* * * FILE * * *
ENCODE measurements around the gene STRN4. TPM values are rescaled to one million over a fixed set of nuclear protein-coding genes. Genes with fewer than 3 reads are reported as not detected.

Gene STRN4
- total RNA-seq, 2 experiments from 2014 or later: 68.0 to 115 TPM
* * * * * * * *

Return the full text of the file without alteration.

ENCODE measurements around the gene STRN4. TPM values are rescaled to one million over a fixed set of nuclear protein-coding genes. Genes with fewer than 3 reads are reported as not detected.

Gene STRN4
- total RNA-seq, 2 experiments from 2014 or later: 68.0 to 115 TPM